Tuesday, September 25, 2012

Architecture in Children's Fiction

My 8-year-old son loves buildings, especially if they are old.  This passion drew my attention to the prominence of interesting buildings in much of the children's fiction we've read together, and I started to keep this odd list.  In these books at least one building plays a  significant role in the plot:
  • Iggy Peck, Architect  by Andrea Beaty and David Roberts
  • Eloise [The Plaza!]
  • Little House on the Prairie by Laura Ingalls Wilder [maybe all the Little House books, now that I think about it]
  • Gone-Away Lake and Return to Gone-Away by Elizabeth Enright
  • The Children of Green Knowe by L.M. Boston
  • Betsy-Tacy; Betsy, Tacy, & Tib by Maud Hart Lovelace [Tib's chocolate-colored house]
  • Mrs. Piggle-Wiggle by Betty MacDonald [Mrs. P-W's upside-down house]
  • Pippi Longstocking by Astrid Lindgren [Pippi's crazy house]
  • The Boxcar Children (#1) by Gertrude Chandler Warner
  • The Giraffe, The Pelly, and Me by Roald Dahl
  • The Five Little Peppers by Margaret Sidney [the Little Brown House!]
  • Magic or Not, by Edward Eager
  • The Borrowers by Mary Norton
  • The Thyme Garden by Edward Eager
  • The Four-Story Mistake by Elizabeth Enright
  • The Secret Garden by Frances Hodgson Burnett
  • The Penderwicks by Jeanne Birdsall
  • The House of Arden by E. Nesbit
  • Wonderstruck by Brian Selznik [Museum of Natural History]
What are some other examples of children's fiction in which the plot revolves in some way around a building?

[I'm linking to The Children's Bookshelf]


Momand Kiddo said...

This is an interesting question. I remember reading a picture book by Lauren Child called "Hubert Horatio Bartle Bobton-Trent" in which the title character has to save his parents' mansion. Also, Roxie Monro has a series of picture books called Inside-Outside in which she looks at various landmarks in Paris, London, etc. I don't know if they would be interesting enough for N., though.

Momand Kiddo said...

P.S. Thanks for linking up to TCB.

Fanny Harville said...

A couple examples that I haven't read with N. yet: From the Mixed Up Files of Mrs. Basil E. Frankweiler [Metropolitan Museum of Art]; The King in the Mirror by Adam Gopnik [Versailles].

Grown-up example: Pride and Prejudice! ["to be mistress of Pemberlyy might be something!"]

Melissa Wiley said...

LOVE this list and this topic. Here's one--JANE OF LANTERN HILL, the LMM book that ruined me for houses. I am forever yearning for a little house with 'lashings of magic.' Of course many (all?) of Montgomery's books feature houses as integral parts of character happiness--Green Gables, the House o' Dreams, Ingleside. All magical in their way. The little Muskoka cabin (not a children's book but still), the Toronto bungalow in JLH, New Moon...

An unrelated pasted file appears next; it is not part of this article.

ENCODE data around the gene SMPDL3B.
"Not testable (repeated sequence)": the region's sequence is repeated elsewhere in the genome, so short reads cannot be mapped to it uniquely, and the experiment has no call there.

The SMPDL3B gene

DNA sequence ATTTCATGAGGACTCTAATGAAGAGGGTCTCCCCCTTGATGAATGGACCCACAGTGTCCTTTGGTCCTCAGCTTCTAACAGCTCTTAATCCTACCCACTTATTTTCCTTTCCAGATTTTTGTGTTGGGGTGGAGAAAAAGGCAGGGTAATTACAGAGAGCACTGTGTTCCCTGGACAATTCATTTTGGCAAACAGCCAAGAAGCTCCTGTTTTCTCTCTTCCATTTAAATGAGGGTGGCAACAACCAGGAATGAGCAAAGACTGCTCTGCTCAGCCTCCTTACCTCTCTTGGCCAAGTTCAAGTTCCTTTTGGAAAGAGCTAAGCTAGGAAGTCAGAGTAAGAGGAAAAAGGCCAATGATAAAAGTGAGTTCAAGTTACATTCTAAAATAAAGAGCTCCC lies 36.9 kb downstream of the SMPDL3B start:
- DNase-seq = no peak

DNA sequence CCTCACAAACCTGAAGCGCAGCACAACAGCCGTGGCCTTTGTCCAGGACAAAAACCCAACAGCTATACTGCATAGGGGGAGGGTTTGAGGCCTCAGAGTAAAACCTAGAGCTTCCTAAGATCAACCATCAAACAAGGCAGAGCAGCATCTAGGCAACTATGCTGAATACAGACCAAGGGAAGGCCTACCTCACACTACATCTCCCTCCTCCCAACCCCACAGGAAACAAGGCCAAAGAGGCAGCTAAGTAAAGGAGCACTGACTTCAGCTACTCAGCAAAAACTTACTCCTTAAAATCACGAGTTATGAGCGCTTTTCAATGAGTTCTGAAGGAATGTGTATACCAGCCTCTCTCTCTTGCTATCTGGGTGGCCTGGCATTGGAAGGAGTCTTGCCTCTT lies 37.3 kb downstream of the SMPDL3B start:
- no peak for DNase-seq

Uncle Ambrose's House in Linnets & Valerians. Goudge is good with houses too. Nan's special sitting room--oh, how that thrilled me. And Ezra's kitchen.

Fanny Harville said...

How did I leave Green Gables (and House of Dreams, and Ingleside, and Miss Lavender's place) off this list in the first place? Yes, houses are so central in Montgomery's books, and so romantic! Jane of Lantern Hill is, I think, the only LMM book I haven't read AND I've never read any Goudge. I'll have to rectify these omissions immediately!

Fanny Harville said...

Of course, the country house novel (and film, and mini-series!) is a major British genre from Austen to the Moonstone and beyond... Now I'm thinking about whether that genre is relevant to children's fiction about buildings...

Fanny Harville said...

Mom & Kiddo -- I'm not familiar with either of the titles you mention but I'll check them out!

Bethany said...

So many favorites on this list! I love the really detailed illustrations in some of the older books. Thanks so much for linking up to The Children's Bookshelf.

Jackie@My Little Bookcase said...

I think the theme of this book list is FANTASTIC. Thanks for compiling it. I've featured it in my post today at My Little Bookcase.

Momand Kiddo said...

Last weekend I went to a kid lit conference and got a preview catalog from Chronicle Books. This book is coming out in Dec. and of course I thought of N. I didn't see inside but the age range tells me it's more than just a picture book. http://www.chroniclebooks.com/titles/kids-teens/by-age/advanced-12-14yrs/sky-high.htm